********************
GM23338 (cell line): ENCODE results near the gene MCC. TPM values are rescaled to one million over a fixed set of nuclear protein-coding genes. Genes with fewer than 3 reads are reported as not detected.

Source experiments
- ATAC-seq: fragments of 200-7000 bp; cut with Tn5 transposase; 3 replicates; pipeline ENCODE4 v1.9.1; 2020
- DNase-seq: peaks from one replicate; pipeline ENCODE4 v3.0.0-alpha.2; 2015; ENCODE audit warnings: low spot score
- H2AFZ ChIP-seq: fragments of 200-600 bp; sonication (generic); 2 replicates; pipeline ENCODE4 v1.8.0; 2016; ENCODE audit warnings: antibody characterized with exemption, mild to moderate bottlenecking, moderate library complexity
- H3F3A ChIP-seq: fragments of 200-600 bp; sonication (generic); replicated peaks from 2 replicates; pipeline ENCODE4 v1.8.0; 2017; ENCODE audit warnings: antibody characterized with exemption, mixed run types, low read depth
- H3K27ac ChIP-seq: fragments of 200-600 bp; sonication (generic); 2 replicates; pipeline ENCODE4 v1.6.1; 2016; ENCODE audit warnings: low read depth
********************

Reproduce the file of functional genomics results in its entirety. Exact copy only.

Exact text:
GM23338 (cell line): ENCODE results near the gene MCC. TPM values are rescaled to one million over a fixed set of nuclear protein-coding genes. Genes with fewer than 3 reads are reported as not detected.

Source experiments
- ATAC-seq: fragments of 200-7000 bp; cut with Tn5 transposase; 3 replicates; pipeline ENCODE4 v1.9.1; 2020
- DNase-seq: peaks from one replicate; pipeline ENCODE4 v3.0.0-alpha.2; 2015; ENCODE audit warnings: low spot score
- H2AFZ ChIP-seq: fragments of 200-600 bp; sonication (generic); 2 replicates; pipeline ENCODE4 v1.8.0; 2016; ENCODE audit warnings: antibody characterized with exemption, mild to moderate bottlenecking, moderate library complexity
- H3F3A ChIP-seq: fragments of 200-600 bp; sonication (generic); replicated peaks from 2 replicates; pipeline ENCODE4 v1.8.0; 2017; ENCODE audit warnings: antibody characterized with exemption, mixed run types, low read depth
- H3K27ac ChIP-seq: fragments of 200-600 bp; sonication (generic); 2 replicates; pipeline ENCODE4 v1.6.1; 2016; ENCODE audit warnings: low read depth